Unlike technology, the nature of politics between states changes slowly. Over-reliance on the effectiveness of precision firepower theory could lead the United States to conduct military operations that fail to achieve the strategic ends for which those operations were begun. This is the seductive, dangerous nature of precision firepower, and it encourages sloppy thinking on two levels: that military strategy consists primarily of targeting and destruction, often of civilian and military infrastructure instead of military forces, and that this destruction alone will yield results in military and grand strategy without the need to employ ground forces.

The enemy is not a lifeless mass of fixed buildings, information systems, or weapons platforms. Enemies do not surrender their strategic goals using a simple cost-benefit calculation. Mere destruction of the enemy's means of war is not the true aim of war. Victory is achieved when the enemy's will to resist is broken, and he is compelled to act according to his adversary's will. Like water, the will to resist finds a path that allows it to continue, and wars fought primarily with precision firepower tend to leave paths open after strikes cease.

The victor is the one who renders his enemy helpless to resist and thereby compels him to do the victor's bidding. The presence of ground forces is required to prevent the enemy from evading the effects of firepower, from passively resisting, or from restoring his willpower when the destruction from above stops. This requires the artful combination of air and naval firepower with landpower. Precision firepower is not a technological silver bullet for every strategic objective. We should not confuse the means of war for its end. Smart bombs and brilliant weapons alone do not make good strategy.


1. T.R. Fehrenbeck, This Kind of War (New York: MacMillan, 1963), 427.

2. John Keegan, London Daily Telegraph, 6 June 1999.

3. Richard P. Hallion, Storm Over Iraq: Air Power and the Gulf War (Washing-ton, DC: Smithsonian Institution Press, 1992), 254.

4. USAF strategist Phillip S. Meilinger suggests that Guilio Douhet's call for a single defense arm headed by an air arm might have been proven correct after Operation Desert Storm. See Meilinger, "Giulio Douhet and the Origins of Airpower Theory," in The Paths of Heaven: The Evolution of Airpower Theory (Montgomery, AL: Air University Press, 1997). See also Air Force Doctrine Document (AFDD) 1, Air Force Basic Doctrine (Washington, DC: U.S. Government Printing Office [GPO], September 1997), 12-13, 51, 61.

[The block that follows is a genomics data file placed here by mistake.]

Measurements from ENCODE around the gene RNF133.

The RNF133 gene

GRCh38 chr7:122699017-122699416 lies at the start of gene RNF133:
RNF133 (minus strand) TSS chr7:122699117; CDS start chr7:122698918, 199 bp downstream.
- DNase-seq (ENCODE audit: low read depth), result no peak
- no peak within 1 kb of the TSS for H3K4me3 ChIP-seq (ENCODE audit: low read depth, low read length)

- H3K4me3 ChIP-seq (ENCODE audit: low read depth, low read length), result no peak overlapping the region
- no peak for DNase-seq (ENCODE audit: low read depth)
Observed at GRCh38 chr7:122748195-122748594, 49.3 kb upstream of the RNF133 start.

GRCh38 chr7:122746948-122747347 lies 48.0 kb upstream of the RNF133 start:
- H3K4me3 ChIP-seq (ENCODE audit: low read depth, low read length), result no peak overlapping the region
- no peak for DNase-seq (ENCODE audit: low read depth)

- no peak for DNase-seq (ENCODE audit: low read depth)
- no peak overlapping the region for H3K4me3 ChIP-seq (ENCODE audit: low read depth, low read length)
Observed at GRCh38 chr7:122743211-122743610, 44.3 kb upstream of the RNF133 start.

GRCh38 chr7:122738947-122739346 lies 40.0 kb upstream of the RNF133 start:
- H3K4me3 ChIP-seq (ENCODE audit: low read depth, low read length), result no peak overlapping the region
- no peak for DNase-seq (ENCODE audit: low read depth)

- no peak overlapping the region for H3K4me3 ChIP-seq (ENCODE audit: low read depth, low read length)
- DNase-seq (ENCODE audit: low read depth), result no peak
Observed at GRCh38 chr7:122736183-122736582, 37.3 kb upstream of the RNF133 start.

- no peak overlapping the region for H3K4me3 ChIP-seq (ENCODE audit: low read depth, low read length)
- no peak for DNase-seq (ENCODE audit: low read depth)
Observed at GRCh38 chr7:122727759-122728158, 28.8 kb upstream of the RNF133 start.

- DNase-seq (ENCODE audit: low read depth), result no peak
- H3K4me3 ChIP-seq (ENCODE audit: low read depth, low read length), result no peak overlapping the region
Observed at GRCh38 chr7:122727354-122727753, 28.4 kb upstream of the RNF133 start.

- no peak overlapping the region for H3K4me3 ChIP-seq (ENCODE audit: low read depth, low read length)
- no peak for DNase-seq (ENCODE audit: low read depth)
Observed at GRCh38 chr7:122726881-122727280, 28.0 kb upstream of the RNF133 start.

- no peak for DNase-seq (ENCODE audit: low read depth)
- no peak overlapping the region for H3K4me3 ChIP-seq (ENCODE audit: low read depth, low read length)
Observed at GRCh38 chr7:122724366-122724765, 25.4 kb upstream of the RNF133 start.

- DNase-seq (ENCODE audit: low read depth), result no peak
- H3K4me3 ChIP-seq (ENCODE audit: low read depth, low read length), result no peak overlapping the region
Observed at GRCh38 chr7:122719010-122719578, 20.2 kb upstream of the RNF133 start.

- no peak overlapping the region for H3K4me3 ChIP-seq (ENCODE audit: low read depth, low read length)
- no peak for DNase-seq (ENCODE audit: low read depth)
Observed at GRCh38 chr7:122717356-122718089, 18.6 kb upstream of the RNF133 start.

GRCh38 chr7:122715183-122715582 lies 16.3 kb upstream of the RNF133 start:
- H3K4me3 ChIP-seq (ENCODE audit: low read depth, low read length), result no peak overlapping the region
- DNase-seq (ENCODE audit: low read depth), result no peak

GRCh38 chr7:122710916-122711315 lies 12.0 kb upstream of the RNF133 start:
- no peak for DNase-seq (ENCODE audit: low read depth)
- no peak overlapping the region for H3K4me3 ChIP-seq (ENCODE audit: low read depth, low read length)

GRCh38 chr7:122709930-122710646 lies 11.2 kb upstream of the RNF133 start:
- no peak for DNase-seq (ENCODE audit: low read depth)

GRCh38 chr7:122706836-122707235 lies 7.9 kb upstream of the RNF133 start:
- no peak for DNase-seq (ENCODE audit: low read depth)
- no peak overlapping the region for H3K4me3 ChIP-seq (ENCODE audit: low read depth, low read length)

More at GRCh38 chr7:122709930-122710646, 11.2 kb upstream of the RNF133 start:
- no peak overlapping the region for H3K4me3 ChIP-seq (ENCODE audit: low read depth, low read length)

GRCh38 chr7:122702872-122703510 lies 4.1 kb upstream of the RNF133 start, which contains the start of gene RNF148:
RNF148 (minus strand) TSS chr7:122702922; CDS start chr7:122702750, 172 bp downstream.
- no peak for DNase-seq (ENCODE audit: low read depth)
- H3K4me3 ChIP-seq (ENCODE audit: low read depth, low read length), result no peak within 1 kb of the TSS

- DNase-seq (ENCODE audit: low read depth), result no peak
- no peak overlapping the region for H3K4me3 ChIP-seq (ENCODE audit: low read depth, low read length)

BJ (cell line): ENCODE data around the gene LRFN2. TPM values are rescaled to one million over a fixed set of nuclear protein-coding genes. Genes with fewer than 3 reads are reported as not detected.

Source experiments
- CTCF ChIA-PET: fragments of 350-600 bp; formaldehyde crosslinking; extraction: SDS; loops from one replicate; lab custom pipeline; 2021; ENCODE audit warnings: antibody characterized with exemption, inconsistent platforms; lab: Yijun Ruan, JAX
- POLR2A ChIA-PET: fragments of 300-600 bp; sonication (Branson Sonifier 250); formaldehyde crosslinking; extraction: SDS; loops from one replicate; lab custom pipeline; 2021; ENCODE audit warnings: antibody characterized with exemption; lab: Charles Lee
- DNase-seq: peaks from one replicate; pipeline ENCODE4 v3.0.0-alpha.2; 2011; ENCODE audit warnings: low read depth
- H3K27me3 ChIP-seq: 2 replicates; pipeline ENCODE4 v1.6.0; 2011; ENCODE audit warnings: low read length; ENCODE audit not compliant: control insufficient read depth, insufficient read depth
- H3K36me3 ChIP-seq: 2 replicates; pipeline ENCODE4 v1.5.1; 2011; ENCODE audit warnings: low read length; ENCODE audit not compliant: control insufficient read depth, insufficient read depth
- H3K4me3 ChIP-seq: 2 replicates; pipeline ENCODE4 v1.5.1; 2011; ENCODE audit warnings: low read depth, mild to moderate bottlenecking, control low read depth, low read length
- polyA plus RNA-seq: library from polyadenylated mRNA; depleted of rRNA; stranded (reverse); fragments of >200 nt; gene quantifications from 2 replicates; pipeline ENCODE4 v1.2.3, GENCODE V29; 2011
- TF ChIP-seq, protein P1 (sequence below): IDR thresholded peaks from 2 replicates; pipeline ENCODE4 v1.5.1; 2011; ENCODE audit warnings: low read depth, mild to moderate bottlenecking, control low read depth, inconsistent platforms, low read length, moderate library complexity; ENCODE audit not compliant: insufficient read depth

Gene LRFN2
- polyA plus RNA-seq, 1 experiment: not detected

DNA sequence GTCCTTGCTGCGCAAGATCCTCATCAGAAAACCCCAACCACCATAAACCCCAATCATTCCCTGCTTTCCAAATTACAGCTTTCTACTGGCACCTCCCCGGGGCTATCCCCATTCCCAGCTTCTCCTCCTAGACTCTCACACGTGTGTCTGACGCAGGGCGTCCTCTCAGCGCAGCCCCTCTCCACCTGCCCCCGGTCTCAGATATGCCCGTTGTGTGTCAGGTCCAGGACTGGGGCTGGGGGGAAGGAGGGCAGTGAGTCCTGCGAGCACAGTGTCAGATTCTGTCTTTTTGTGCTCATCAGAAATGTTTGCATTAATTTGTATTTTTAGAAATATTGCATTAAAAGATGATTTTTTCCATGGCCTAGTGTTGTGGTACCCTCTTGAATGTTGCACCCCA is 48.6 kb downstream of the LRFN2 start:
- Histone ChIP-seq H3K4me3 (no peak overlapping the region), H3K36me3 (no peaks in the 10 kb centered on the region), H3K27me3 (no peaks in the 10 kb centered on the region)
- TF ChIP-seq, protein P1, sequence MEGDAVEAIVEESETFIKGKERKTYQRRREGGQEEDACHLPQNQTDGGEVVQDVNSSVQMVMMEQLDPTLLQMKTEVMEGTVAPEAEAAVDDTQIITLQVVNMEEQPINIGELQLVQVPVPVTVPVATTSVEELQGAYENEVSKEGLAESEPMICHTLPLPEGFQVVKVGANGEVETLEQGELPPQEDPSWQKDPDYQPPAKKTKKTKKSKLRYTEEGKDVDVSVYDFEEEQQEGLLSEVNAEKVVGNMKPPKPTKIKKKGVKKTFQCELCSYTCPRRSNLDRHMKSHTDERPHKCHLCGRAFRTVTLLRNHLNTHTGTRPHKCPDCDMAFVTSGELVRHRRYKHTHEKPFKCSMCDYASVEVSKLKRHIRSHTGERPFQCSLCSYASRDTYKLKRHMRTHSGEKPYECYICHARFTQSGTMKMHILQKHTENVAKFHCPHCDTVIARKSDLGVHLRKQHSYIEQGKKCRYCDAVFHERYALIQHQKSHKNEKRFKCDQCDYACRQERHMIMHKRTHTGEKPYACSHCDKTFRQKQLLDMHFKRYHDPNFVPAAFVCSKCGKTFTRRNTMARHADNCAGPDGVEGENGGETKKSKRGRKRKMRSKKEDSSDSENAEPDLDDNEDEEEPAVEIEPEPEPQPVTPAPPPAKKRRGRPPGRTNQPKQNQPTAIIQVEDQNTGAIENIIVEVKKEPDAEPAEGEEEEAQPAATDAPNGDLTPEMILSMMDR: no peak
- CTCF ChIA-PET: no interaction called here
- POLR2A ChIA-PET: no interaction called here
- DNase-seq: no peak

5. John A. Warden, "The Enemy as a System," Airpower Journal 9 (Spring 1995): 41-55.

6. Ibid.

7. AFDD 1, 30. See also AFDD 2, Organization and Employment of Aerospace Power (Washington, DC: GPO, 17 February 2000), chap. 1.

8. AFDD 1, 30.

9. Ibid., 51.

10. Price T. Bingham, "Transforming Warfare with Effects-Based Joint Operations," Aerospace Power Journal 15 (Spring 2001): 59. The Air Force has also introduced EBO as a way to measure the dollar-cost effectiveness of weapons systems and platforms. See Frank Wolfe, "Air Force Officials to Emphasize Effects-Based Operations in QDR," Defense Daily 209 (18 January 2002): 1.

11. Jeffrey J. Becker, "Rapid Decisive Operations as Joint Operational Concept," Army 2 (February 2002): 50. For the base RDO document, see U.S. Joint Forces Command, A Concept for Rapid Decisive Operations (Norfolk, VA: GPO, Final Draft, 25 October 2001).

12. B.H. Liddell-Hart, Strategy (New York: Doubleday, 1967), 335. This is to distinguish military strategy from grand strategy, which can be defined as synchronizing the political, economic, information, and military instruments of power to achieve the Nation's policy objectives.

13. Certainly not all precision-firepower advocates will accept this definition. There are many terms in this debate: "precision strike," "precision engagement," "global at-tack," "EBO operations," and "three-dimensional war," to cite some. Each has its own set of principles and definitions. "Precision firepower" seems to best capture the issue's essence. For a discussion of the whole genre, see Daniel Goure and Christopher M. Szara, eds., Air and Space Power in the New Millennium (Washington, DC: Center for Strategical and International Studies (CSIS), 1997). For strategists who are somewhat less certain of precision firepower's ability to achieve strategic results, see Benjamin S. Lambeth, The Transformation of American Air Power: A Rand Research Study (Ithaca, NY: Cornell University Press, 2000); Robert A. Pape, Bombing to Win: Airpower and Coercion in War (Ithaca, NY: Cornell University Press, 1996); Jeffery A. Jackson, "Glo-bal Attack and Precision Strike," in Air and Space Power in the New Millennium (Washington, DC: CSIS, 1997).